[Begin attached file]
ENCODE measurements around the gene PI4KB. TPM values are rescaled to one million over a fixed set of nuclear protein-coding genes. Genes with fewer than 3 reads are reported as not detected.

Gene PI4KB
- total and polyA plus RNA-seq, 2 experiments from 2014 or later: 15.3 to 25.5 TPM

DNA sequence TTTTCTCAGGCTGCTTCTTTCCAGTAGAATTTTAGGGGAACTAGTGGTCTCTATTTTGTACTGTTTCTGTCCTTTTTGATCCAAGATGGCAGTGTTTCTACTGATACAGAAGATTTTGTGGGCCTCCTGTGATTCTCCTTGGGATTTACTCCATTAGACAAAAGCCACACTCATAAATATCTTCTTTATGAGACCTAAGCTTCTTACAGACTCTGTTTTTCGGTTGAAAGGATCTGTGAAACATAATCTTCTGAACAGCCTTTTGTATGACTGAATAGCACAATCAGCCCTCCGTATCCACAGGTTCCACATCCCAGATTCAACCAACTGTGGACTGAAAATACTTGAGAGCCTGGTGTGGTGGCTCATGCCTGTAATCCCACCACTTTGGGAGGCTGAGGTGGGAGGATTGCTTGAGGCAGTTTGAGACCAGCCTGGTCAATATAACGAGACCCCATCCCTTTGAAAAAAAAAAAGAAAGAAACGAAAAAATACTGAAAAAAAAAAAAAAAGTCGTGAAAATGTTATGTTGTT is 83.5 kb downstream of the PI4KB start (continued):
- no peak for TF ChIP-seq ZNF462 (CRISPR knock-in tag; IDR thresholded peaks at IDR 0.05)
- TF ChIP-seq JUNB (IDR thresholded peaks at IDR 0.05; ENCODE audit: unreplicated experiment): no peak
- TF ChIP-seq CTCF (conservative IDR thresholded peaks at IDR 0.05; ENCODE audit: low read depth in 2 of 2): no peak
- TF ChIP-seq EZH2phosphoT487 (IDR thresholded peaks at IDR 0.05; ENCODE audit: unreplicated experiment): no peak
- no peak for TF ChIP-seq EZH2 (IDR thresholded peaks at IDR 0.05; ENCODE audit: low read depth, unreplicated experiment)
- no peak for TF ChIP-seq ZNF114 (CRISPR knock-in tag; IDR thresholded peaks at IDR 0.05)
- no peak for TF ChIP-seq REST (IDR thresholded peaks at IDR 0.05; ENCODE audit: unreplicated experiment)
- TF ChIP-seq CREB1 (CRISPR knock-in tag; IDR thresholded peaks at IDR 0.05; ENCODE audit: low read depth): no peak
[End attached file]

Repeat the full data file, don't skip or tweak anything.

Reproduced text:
ENCODE measurements around the gene PI4KB. TPM values are rescaled to one million over a fixed set of nuclear protein-coding genes. Genes with fewer than 3 reads are reported as not detected.

Gene PI4KB
- total and polyA plus RNA-seq, 2 experiments from 2014 or later: 15.3 to 25.5 TPM

DNA sequence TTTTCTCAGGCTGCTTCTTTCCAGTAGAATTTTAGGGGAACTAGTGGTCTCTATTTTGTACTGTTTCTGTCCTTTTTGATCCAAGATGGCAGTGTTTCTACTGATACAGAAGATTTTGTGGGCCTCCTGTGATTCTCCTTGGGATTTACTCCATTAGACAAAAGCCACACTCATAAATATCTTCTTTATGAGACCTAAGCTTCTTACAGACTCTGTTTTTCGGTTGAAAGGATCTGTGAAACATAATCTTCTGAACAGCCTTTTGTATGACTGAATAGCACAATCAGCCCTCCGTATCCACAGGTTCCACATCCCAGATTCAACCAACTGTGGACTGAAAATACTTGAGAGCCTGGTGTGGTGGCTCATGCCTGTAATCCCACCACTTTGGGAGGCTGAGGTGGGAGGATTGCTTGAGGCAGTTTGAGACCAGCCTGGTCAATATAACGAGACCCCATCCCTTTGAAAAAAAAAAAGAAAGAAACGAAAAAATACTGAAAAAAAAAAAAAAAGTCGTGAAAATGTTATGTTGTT is 83.5 kb downstream of the PI4KB start (continued):
- no peak for TF ChIP-seq ZNF462 (CRISPR knock-in tag; IDR thresholded peaks at IDR 0.05)
- TF ChIP-seq JUNB (IDR thresholded peaks at IDR 0.05; ENCODE audit: unreplicated experiment): no peak
- TF ChIP-seq CTCF (conservative IDR thresholded peaks at IDR 0.05; ENCODE audit: low read depth in 2 of 2): no peak
- TF ChIP-seq EZH2phosphoT487 (IDR thresholded peaks at IDR 0.05; ENCODE audit: unreplicated experiment): no peak
- no peak for TF ChIP-seq EZH2 (IDR thresholded peaks at IDR 0.05; ENCODE audit: low read depth, unreplicated experiment)
- no peak for TF ChIP-seq ZNF114 (CRISPR knock-in tag; IDR thresholded peaks at IDR 0.05)
- no peak for TF ChIP-seq REST (IDR thresholded peaks at IDR 0.05; ENCODE audit: unreplicated experiment)
- TF ChIP-seq CREB1 (CRISPR knock-in tag; IDR thresholded peaks at IDR 0.05; ENCODE audit: low read depth): no peak